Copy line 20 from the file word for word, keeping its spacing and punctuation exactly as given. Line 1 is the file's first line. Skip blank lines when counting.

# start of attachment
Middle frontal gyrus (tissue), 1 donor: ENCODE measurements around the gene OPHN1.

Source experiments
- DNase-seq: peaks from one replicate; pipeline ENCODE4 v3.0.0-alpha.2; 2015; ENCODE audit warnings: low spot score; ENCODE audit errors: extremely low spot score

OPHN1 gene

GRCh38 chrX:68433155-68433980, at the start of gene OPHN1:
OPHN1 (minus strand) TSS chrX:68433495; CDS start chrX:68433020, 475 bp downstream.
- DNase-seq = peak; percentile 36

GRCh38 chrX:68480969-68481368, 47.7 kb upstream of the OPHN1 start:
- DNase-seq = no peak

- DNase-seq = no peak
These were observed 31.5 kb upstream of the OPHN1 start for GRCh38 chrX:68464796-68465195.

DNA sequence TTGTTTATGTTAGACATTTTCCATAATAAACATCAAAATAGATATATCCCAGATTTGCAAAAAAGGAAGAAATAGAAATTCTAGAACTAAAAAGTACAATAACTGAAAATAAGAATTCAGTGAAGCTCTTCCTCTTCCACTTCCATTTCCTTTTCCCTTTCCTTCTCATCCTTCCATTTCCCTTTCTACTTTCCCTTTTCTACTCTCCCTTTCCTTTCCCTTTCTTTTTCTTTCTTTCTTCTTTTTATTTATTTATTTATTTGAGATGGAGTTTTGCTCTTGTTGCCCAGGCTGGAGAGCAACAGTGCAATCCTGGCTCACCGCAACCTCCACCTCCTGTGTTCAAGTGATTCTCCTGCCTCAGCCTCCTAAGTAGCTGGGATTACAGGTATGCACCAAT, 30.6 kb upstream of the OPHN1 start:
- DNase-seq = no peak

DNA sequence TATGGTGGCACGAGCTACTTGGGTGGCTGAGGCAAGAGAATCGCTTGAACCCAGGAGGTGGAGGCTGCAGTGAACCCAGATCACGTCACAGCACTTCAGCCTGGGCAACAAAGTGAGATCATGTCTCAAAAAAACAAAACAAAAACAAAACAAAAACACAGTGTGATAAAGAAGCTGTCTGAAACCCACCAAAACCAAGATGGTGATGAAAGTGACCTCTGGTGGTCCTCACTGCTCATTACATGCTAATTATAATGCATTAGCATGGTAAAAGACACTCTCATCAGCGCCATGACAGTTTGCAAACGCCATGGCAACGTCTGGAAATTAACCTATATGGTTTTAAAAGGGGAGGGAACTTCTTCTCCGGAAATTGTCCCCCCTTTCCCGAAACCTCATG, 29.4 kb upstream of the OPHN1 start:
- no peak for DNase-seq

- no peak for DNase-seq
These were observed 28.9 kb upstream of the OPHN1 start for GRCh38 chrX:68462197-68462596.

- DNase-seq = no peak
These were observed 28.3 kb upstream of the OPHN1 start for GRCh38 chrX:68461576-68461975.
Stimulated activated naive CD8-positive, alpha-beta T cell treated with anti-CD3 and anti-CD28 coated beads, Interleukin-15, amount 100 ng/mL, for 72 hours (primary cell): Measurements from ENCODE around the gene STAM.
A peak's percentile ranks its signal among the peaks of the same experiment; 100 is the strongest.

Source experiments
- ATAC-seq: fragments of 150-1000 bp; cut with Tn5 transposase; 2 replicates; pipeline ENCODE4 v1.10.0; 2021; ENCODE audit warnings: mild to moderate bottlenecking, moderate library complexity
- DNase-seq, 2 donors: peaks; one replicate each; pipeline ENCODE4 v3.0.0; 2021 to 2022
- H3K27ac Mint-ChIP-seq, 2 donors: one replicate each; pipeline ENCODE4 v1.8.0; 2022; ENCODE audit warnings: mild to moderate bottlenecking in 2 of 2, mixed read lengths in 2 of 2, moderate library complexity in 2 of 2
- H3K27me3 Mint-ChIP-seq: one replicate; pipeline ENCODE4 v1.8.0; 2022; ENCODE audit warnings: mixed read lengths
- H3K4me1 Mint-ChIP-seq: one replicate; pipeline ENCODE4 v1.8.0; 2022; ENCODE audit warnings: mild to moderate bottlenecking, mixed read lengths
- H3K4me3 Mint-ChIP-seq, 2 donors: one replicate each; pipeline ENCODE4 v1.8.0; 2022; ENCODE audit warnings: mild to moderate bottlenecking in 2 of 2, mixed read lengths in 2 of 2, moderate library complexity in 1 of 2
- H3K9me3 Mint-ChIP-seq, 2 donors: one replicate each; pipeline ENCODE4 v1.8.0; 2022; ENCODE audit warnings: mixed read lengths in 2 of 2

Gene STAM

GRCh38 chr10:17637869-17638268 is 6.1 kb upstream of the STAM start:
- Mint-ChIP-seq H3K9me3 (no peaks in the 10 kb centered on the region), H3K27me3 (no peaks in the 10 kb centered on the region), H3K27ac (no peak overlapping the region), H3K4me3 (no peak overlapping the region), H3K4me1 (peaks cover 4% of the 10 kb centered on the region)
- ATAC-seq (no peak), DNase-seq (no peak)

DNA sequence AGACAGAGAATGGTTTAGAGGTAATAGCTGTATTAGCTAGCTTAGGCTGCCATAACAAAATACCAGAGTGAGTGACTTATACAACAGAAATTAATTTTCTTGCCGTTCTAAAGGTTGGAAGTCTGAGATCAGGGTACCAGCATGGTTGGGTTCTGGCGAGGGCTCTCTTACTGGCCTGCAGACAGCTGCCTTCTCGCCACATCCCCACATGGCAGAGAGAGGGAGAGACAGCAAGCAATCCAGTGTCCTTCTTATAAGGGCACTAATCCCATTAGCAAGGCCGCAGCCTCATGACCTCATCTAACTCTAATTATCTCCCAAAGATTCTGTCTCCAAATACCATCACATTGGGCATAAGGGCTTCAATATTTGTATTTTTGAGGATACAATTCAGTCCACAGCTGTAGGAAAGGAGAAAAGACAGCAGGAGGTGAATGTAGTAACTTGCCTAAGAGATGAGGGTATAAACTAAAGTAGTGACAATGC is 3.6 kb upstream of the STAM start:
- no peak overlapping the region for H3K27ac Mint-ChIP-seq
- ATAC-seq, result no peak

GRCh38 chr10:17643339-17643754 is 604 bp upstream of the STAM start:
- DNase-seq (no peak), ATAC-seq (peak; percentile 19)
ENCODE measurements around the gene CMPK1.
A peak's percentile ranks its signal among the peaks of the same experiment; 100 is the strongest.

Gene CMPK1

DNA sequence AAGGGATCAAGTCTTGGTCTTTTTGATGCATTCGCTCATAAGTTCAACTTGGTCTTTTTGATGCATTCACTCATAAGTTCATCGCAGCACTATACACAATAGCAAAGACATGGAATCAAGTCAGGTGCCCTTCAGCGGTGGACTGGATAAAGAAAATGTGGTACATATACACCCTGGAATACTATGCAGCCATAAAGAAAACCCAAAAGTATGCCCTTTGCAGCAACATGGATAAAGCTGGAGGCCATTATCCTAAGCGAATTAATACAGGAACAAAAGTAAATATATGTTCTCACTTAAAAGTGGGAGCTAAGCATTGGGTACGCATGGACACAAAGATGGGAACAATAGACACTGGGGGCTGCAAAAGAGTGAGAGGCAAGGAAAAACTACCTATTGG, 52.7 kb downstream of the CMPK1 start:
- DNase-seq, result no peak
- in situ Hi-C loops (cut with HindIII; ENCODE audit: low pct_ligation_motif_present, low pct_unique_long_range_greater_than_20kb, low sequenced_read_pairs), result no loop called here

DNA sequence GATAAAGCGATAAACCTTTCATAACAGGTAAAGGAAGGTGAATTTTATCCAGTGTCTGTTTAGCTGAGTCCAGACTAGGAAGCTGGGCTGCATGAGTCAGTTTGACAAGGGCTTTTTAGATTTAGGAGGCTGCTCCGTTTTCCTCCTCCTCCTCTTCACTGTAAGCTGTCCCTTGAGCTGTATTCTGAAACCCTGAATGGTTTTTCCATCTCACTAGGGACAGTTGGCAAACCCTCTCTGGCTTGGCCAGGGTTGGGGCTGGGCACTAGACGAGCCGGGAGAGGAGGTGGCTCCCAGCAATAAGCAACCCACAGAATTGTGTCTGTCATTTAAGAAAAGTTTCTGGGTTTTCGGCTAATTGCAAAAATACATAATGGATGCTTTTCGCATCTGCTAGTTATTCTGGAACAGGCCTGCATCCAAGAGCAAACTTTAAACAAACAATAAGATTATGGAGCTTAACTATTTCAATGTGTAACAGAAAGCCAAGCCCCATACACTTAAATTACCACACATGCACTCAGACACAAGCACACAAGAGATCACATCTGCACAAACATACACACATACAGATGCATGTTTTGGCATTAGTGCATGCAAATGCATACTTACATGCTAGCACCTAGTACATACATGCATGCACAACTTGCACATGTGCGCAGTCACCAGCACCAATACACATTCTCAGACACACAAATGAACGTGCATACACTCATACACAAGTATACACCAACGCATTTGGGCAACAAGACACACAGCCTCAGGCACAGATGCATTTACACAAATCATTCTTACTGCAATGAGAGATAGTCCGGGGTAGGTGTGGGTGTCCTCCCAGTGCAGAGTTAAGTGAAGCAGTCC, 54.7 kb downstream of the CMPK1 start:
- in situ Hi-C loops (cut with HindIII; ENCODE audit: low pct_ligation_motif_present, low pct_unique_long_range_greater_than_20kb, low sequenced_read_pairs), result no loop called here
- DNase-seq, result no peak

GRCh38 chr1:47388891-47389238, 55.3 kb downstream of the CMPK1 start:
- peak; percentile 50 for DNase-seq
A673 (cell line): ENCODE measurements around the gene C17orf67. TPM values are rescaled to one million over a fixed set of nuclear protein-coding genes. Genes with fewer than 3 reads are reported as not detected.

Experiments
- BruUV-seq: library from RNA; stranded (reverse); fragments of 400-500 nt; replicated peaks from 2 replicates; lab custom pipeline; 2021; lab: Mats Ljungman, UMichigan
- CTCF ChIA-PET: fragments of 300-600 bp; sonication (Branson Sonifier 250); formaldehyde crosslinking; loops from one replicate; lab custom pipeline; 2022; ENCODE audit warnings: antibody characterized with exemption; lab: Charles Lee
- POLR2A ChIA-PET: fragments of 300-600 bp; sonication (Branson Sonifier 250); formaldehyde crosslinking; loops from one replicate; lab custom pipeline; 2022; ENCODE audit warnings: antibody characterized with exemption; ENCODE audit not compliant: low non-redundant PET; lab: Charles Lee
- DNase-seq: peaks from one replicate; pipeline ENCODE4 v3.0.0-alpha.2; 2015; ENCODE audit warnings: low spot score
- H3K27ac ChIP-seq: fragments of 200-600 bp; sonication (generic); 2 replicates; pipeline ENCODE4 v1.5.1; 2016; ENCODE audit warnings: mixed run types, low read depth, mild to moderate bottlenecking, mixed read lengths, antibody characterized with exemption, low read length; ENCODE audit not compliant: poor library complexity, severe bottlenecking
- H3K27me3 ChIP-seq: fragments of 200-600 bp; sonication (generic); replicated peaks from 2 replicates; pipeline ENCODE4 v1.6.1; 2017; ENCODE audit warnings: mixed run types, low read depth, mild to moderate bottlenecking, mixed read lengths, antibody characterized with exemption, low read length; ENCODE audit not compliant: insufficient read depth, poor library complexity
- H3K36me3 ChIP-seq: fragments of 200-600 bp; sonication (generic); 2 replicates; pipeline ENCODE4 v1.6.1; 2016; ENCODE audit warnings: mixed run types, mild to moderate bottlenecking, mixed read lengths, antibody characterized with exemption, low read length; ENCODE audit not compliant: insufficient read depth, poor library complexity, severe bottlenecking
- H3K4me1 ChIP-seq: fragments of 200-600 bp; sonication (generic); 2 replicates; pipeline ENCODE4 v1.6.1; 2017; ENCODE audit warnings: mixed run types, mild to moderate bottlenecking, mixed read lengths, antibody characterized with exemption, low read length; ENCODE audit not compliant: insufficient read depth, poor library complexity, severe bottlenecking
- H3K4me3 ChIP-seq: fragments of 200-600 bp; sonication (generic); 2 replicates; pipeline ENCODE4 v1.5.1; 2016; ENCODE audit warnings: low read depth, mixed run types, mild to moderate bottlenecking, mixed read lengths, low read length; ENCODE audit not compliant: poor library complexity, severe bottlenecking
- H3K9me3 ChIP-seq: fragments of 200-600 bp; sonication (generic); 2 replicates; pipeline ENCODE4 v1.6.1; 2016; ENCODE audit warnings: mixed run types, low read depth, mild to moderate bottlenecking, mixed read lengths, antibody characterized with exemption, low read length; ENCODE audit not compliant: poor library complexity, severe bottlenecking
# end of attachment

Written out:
Stimulated activated naive CD8-positive, alpha-beta T cell treated with anti-CD3 and anti-CD28 coated beads, Interleukin-15, amount 100 ng/mL, for 72 hours (primary cell): Measurements from ENCODE around the gene STAM.